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Nutrition and Cirrhosis
Nutrition for people with Cirrhosis

At this stage the diet is generally high in complex carbohydrates (breads, cereals, grains, legumes, dried beans and peas, pasta, rice). These foods are important because they provide our bodies fuel source called blood glucose (also referred to as "blood sugar"). During cirrhosis, individuals frequently experience low blood sugar (hypoglycemia) or high blood sugar (hyperglycemia). Your body is better able to maintain a healthy, sustained level of energy from complex carbohydrates ("starches") rather than from simple carbohydrates ("sugars").

Think of your body as an automobile. Your body's "gasoline" is blood glucose. Sugars found in candy, fruits, sweet pastries, and milk products supply the body with "gasoline", but your body uses it quickly. The result is that your energy level usually rises and then falls too quickly with sugars than it would with complex carbohydrates, especially those with higher fiber content. This is not to say that simple sugar foods cannot be eaten, only in smaller proportion to complex carbohydrates and in more controlled portions.

You will also continue to need adequate, but not excessive protein in your diet (see When you discover you're Hepatitis C positive). Protein is needed for repair and maintenance of blood and body tissues, including liver tissue. Persons with cirrhosis tend to better tolerate the protein from dairy and plant sources than from meat sources, and therefore may benefit from a more vegetarian type diet. Daily protein needs in grams will vary according to your nutritional state. Your R.D. can give you more specific guidelines on this according to your body weight and the status of your disease.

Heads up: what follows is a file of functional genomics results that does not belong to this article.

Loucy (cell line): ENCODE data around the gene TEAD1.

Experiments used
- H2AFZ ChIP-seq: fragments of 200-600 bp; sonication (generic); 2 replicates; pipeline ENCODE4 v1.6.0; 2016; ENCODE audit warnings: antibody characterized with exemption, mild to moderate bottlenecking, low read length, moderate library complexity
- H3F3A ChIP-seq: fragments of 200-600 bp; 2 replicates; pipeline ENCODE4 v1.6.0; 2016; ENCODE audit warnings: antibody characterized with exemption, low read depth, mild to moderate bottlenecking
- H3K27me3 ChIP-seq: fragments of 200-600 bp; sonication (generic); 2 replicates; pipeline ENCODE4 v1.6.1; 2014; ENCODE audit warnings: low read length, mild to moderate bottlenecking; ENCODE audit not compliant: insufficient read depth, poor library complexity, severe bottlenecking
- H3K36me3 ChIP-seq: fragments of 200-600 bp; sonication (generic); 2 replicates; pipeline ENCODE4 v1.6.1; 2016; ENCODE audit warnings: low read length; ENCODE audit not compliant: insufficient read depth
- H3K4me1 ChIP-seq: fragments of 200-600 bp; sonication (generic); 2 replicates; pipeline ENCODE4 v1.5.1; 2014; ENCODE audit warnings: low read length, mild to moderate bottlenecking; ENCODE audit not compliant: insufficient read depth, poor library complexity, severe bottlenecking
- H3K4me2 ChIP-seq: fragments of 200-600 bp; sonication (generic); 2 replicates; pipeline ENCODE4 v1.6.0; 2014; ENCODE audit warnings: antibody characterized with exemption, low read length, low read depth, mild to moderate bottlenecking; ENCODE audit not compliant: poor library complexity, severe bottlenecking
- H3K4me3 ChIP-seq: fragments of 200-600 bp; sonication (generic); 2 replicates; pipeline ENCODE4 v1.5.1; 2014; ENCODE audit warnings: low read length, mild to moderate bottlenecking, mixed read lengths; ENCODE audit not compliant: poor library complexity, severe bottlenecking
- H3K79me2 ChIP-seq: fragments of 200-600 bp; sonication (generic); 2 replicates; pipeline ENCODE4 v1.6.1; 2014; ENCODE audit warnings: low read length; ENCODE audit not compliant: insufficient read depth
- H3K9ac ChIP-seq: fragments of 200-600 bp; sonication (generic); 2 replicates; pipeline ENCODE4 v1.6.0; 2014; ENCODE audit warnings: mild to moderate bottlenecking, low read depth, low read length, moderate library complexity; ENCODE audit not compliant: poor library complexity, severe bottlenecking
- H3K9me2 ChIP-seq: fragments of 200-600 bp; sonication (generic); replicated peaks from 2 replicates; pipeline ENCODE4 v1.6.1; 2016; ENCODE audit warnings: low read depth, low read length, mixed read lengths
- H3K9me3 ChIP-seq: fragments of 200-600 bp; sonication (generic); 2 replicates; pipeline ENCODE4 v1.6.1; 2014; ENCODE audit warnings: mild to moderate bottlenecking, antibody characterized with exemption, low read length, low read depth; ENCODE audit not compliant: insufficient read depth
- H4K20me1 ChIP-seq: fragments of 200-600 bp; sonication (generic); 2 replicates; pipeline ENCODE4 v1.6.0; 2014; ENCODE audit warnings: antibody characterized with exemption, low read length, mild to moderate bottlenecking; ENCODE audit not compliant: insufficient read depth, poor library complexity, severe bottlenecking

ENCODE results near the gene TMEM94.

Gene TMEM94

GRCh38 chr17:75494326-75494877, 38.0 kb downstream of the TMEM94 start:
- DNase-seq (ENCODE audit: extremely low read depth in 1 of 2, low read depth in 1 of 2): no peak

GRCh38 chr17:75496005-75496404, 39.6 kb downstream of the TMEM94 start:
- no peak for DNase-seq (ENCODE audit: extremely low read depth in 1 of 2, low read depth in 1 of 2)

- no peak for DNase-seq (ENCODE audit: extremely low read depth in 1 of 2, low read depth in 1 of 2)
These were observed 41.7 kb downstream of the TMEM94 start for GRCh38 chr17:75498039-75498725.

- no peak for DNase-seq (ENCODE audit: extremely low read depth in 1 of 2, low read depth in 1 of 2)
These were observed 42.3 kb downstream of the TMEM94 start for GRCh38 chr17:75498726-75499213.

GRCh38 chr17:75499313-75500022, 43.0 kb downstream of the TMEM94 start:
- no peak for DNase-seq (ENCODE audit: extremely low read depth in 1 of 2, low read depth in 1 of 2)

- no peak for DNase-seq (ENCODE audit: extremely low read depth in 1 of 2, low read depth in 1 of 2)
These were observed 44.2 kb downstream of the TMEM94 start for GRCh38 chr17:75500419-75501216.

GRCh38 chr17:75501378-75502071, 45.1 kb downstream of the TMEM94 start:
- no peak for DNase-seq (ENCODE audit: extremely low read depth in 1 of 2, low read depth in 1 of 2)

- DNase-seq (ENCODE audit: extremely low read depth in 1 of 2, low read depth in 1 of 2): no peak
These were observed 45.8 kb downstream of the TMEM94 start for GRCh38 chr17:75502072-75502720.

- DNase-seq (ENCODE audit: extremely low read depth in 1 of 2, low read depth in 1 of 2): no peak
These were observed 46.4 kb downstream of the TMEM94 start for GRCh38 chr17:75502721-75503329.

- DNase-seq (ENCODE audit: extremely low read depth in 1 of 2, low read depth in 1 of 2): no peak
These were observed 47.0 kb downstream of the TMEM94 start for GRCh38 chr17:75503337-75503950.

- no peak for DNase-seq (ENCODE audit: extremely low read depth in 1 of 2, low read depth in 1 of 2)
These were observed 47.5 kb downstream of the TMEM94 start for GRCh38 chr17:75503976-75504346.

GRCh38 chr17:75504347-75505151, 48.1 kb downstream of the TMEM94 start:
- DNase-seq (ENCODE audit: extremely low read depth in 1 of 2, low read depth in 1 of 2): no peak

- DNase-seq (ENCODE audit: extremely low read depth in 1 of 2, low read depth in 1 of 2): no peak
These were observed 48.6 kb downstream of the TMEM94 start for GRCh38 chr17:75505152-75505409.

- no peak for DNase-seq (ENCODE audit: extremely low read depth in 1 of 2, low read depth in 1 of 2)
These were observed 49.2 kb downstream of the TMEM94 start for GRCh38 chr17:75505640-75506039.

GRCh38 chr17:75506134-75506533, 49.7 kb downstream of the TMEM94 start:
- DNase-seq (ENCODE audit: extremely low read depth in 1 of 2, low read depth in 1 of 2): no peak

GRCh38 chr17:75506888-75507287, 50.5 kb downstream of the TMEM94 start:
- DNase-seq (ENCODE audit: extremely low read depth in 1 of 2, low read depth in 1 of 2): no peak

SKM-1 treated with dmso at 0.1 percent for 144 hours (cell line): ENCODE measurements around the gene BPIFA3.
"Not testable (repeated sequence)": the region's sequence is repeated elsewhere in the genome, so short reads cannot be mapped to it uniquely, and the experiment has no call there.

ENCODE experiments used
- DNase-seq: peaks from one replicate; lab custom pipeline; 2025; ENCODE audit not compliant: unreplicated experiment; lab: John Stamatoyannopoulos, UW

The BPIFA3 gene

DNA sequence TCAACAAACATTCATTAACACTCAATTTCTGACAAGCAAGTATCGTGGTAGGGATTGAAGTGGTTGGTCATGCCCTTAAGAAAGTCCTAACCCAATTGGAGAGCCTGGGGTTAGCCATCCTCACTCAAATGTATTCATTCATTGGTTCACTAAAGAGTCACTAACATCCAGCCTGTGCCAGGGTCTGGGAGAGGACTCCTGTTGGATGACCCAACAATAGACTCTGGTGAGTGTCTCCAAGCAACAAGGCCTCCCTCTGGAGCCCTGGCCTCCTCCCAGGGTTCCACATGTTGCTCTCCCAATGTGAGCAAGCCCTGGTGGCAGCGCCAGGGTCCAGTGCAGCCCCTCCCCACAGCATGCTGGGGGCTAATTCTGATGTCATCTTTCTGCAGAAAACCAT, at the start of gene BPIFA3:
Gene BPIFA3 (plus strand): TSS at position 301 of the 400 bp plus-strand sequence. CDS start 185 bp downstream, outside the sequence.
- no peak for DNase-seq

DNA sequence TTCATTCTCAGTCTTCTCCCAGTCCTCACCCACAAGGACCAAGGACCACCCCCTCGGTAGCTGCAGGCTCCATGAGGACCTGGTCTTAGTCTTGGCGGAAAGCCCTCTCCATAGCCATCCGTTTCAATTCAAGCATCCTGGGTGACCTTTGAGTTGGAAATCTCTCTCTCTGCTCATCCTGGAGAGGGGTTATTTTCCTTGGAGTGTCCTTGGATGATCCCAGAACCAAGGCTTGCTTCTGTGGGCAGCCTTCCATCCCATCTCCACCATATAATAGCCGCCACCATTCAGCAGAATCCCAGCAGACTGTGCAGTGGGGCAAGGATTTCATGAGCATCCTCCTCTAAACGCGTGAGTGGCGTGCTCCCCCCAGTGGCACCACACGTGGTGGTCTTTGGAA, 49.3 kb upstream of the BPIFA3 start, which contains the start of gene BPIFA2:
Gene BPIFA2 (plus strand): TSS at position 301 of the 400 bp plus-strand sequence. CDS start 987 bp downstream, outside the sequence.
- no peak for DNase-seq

Persons with cirrhosis often begin to experience difficulty digesting and absorbing fat in the diet. The result is steatorrhea, (the presence of undigested fat in the stool), and thereby may require dietary fat modification. Fatty liver is also a condition that can occur which is the accumulation of fat in the liver. In either of these cases, reducing the fat to 25% of total calories (about 40-70 grams of fat daily) is recommended. Use of a special prescription type of fat called MCT oil is sometimes necessary. MCT (medium-chain triglycerides) does not require bile for absorption into the blood stream, so is advantageous when the liver can no longer produce adequate bile for digestion and absorption of dietary fat (lipid). MCT can be used in place of other fats in cooking and some recipes and is also available in certain types of liquid nutritional drinks.

Therapeutic nutritional drinks now contain a mixture of MCT and other fats (called structured lipids). Using MCT alone can produce undesirable gastrointestinal complaints and is not indicated for the diabetic or significantly starved person. Structured lipids also have been found to enhance the immune system over other types of fats. Also, if MCT is the exclusive fat used in the diet, supplementation with the essential fatty acid called linoleic acid is required to prevent a dietary deficiency.